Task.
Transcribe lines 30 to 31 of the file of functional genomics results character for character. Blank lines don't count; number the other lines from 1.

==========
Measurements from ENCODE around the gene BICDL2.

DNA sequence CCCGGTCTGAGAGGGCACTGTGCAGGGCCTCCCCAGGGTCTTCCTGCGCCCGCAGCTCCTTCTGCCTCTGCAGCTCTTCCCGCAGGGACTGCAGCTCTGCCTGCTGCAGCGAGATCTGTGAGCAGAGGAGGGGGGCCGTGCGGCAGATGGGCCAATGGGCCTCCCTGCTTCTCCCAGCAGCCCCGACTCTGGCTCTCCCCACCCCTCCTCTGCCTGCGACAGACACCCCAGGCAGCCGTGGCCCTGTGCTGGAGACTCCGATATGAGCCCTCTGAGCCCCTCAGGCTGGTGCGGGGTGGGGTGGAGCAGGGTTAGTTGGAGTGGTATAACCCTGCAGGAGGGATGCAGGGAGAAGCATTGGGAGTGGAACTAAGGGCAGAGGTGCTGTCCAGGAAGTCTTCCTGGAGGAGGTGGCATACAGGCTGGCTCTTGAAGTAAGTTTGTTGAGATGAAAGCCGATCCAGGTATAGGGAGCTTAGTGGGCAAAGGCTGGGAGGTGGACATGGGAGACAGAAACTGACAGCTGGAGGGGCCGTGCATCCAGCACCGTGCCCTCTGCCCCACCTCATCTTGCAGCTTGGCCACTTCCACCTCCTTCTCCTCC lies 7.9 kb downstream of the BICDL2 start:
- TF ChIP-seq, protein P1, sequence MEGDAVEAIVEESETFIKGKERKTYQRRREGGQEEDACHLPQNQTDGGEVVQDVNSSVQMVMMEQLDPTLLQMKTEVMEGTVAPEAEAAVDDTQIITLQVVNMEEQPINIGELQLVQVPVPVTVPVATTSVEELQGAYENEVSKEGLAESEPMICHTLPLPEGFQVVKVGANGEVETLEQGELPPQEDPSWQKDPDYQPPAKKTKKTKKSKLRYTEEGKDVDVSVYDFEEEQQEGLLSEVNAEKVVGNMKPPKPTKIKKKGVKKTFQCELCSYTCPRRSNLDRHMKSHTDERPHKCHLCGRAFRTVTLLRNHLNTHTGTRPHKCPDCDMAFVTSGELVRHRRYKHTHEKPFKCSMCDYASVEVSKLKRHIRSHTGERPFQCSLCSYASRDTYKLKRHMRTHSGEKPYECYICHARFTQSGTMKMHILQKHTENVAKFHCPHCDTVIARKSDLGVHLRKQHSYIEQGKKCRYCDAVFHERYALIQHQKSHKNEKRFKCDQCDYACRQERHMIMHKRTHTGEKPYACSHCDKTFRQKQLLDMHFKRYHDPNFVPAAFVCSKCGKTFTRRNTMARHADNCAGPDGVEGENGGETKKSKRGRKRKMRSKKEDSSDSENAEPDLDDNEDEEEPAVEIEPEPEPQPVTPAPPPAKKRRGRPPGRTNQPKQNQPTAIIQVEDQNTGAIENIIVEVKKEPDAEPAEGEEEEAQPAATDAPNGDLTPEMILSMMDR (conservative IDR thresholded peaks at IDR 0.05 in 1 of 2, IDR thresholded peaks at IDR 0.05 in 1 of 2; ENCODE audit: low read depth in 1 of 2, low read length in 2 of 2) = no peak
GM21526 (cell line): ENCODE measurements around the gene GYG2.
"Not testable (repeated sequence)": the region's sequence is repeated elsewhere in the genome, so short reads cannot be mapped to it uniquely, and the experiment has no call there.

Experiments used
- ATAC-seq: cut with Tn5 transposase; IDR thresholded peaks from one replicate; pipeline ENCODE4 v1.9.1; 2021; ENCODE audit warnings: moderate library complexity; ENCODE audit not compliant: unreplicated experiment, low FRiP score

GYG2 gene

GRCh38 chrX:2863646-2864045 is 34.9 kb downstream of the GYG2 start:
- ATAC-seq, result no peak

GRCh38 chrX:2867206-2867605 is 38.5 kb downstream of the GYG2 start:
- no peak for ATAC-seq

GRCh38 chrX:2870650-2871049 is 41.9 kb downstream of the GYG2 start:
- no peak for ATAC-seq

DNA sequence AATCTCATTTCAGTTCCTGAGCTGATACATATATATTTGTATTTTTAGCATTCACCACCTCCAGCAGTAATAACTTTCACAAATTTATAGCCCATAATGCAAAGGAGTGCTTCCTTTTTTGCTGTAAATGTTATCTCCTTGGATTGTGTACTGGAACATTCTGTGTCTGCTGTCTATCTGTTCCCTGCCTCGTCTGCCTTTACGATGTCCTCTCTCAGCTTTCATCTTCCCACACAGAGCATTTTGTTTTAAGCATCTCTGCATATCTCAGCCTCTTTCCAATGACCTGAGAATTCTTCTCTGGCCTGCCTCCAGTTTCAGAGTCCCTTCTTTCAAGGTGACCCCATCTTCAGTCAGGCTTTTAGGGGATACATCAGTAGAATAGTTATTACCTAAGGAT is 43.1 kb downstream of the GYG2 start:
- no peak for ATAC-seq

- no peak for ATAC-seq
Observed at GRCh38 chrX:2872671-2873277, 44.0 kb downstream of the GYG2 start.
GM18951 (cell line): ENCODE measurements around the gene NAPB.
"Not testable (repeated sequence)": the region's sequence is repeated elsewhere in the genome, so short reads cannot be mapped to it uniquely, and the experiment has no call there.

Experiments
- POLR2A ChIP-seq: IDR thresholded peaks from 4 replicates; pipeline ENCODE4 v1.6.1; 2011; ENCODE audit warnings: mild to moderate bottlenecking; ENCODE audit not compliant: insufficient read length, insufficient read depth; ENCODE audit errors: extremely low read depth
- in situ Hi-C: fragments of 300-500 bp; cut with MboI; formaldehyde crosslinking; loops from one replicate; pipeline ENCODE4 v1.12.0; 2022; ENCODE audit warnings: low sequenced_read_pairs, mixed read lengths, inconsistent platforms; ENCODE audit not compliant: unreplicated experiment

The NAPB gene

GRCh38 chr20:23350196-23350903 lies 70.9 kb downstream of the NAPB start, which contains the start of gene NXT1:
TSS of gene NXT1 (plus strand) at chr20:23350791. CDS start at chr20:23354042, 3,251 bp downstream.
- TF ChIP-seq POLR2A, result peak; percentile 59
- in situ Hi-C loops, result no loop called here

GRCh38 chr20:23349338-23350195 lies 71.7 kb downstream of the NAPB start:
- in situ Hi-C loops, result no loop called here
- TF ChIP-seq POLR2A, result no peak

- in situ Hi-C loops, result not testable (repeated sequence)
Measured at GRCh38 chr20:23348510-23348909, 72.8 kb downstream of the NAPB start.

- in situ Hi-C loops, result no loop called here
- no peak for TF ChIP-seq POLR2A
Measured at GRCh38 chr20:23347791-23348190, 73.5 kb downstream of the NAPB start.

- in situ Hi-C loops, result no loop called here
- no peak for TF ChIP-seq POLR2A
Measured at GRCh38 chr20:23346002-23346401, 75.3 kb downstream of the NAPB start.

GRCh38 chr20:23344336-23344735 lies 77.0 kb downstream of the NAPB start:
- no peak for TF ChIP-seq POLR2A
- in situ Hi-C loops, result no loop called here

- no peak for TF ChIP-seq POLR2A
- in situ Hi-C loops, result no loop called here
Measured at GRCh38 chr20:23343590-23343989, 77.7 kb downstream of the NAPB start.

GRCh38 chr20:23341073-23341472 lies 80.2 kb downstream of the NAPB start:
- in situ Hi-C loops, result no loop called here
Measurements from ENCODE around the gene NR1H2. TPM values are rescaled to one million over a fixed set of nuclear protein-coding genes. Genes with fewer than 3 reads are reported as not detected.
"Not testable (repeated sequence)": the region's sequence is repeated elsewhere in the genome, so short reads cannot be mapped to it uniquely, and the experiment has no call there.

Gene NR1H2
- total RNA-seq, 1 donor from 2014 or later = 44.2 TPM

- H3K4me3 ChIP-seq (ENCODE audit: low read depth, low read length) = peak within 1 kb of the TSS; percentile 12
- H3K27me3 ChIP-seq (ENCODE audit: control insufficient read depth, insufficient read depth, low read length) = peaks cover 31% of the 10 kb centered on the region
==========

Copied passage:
- in situ Hi-C loops, result no loop called here
- TF ChIP-seq POLR2A, result no peak